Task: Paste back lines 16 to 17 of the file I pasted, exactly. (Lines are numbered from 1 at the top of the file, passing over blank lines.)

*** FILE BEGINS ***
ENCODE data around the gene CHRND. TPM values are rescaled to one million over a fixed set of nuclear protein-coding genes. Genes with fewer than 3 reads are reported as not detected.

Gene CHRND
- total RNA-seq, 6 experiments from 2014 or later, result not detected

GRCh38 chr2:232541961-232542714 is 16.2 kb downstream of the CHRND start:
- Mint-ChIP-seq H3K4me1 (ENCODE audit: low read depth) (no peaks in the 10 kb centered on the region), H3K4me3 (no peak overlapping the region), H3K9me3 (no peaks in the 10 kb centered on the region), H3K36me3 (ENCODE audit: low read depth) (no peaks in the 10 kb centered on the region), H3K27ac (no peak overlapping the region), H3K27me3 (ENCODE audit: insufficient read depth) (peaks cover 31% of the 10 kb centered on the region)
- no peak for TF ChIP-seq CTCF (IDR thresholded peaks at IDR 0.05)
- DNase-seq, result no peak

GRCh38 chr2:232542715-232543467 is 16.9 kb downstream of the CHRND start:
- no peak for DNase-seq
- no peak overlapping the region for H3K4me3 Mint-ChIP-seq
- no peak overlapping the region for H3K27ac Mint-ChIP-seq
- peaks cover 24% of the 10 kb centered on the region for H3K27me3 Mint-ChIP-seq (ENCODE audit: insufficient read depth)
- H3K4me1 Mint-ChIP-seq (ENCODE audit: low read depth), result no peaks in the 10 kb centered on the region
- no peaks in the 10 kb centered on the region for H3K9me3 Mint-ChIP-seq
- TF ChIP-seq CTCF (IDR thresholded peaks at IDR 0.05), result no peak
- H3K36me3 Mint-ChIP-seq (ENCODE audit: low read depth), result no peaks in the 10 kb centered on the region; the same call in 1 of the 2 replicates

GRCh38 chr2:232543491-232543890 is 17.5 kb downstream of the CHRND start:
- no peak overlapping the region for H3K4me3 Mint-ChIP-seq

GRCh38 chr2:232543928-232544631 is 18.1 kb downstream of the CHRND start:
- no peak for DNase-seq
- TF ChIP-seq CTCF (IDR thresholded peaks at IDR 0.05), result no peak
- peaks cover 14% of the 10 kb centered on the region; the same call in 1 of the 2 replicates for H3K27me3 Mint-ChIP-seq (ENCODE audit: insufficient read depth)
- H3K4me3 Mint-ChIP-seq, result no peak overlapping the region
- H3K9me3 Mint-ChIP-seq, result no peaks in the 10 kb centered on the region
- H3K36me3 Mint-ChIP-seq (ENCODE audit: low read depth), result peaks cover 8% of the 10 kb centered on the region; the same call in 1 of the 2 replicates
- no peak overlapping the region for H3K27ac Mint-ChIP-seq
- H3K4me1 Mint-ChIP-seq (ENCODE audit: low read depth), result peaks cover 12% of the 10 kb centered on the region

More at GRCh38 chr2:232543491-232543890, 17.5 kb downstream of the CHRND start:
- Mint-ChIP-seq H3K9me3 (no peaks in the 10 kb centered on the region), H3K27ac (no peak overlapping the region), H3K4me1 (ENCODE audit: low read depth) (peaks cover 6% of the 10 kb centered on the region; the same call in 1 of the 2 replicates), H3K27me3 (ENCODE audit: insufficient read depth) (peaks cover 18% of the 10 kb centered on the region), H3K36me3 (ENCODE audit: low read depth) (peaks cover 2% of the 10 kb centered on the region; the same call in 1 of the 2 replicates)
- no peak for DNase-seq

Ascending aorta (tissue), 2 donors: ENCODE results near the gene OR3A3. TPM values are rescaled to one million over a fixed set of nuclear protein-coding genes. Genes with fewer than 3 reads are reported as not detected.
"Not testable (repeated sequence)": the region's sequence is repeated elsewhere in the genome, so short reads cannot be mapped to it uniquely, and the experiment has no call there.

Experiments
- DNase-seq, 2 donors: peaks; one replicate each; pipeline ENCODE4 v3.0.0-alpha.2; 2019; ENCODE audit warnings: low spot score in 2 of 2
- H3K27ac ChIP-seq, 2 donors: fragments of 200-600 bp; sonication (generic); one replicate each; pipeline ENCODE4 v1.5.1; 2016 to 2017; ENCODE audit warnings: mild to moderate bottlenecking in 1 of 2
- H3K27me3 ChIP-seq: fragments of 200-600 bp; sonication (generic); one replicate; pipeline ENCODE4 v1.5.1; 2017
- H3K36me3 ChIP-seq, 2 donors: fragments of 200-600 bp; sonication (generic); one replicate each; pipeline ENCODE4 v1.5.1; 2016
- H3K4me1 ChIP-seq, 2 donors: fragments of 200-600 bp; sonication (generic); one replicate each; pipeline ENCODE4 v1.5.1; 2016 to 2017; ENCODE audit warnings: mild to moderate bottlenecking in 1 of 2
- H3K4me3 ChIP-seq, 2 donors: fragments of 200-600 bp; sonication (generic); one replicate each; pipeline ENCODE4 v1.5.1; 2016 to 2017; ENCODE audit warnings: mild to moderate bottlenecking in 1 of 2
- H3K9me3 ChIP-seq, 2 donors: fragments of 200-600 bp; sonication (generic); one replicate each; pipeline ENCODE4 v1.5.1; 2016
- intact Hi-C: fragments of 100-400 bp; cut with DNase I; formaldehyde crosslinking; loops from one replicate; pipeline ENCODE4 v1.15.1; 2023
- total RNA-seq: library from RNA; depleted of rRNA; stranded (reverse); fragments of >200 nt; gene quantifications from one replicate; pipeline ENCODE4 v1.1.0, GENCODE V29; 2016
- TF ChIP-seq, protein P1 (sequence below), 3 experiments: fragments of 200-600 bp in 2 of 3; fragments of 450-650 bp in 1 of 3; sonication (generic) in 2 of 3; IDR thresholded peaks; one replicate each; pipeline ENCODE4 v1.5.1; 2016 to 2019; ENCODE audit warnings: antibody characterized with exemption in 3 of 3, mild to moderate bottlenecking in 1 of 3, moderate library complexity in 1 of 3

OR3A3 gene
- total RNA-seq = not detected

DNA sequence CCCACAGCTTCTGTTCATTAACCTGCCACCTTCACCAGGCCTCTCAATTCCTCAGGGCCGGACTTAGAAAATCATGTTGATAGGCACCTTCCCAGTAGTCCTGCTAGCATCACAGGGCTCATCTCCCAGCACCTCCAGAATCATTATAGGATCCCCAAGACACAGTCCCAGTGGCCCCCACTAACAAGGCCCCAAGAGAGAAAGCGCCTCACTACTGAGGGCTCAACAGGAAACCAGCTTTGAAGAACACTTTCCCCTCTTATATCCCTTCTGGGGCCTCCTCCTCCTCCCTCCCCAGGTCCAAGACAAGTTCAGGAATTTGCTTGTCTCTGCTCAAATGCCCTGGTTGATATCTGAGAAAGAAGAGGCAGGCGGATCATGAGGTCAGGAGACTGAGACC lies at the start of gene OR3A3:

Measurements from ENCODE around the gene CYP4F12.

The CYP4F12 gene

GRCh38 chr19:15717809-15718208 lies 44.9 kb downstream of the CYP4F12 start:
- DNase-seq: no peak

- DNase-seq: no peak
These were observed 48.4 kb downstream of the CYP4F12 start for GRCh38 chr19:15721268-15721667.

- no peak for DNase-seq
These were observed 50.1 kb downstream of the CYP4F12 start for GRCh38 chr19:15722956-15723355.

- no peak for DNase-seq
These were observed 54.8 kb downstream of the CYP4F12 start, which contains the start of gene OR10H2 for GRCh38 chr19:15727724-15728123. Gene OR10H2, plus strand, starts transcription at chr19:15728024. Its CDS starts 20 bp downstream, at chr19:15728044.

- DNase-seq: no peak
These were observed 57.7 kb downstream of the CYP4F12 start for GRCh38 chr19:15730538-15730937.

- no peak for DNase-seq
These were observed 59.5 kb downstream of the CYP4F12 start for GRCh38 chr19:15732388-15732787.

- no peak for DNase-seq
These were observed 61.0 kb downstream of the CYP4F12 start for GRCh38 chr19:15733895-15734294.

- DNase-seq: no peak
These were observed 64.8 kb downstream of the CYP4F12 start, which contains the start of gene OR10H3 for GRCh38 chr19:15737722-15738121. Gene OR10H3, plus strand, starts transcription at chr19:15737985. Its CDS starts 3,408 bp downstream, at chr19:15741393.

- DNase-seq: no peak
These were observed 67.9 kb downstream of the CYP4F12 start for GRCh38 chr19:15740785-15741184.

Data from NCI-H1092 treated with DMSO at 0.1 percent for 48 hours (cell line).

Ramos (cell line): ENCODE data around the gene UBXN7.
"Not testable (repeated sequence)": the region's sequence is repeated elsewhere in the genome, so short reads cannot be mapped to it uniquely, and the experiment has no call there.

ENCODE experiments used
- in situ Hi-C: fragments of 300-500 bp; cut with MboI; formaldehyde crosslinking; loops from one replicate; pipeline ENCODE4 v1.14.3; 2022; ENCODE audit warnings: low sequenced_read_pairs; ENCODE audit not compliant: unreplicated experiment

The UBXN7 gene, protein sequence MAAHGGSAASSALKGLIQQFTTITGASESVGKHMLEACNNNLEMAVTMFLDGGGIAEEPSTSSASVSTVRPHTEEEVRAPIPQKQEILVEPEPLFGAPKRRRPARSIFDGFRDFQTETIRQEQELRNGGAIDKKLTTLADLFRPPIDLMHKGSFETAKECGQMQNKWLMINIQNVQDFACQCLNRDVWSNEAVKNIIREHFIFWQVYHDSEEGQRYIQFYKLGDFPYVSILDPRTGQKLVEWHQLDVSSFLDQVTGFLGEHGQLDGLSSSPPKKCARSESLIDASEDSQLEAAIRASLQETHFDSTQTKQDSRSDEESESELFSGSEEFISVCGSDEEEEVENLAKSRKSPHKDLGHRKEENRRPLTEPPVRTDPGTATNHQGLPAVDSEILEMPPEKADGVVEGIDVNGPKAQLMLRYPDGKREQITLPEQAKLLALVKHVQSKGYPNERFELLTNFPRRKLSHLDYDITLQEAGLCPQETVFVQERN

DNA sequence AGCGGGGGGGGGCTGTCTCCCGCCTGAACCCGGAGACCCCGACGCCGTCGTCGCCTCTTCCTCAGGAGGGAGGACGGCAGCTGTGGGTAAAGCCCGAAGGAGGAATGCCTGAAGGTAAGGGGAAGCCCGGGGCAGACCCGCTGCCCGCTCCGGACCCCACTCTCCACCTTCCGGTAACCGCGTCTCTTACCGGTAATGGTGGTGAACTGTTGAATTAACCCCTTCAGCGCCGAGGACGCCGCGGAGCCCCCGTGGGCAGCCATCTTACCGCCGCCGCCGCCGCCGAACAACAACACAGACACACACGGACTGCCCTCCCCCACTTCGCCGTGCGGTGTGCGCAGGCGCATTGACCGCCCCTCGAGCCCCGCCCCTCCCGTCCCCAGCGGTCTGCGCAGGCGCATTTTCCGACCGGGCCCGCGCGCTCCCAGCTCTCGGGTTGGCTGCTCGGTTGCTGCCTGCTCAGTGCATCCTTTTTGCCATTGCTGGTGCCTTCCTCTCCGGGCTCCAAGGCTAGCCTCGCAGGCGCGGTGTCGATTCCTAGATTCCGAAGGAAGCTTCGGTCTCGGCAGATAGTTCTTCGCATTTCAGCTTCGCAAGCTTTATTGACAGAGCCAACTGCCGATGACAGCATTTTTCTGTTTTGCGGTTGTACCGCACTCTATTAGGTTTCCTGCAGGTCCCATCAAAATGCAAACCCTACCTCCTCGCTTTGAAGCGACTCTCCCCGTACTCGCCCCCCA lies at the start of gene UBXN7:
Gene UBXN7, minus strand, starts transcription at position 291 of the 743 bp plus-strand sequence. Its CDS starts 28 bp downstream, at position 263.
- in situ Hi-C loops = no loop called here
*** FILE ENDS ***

- H3K36me3 Mint-ChIP-seq (ENCODE audit: low read depth), result no peaks in the 10 kb centered on the region; the same call in 1 of the 2 replicates

GRCh38 chr2:232543491-232543890 is 17.5 kb downstream of the CHRND start: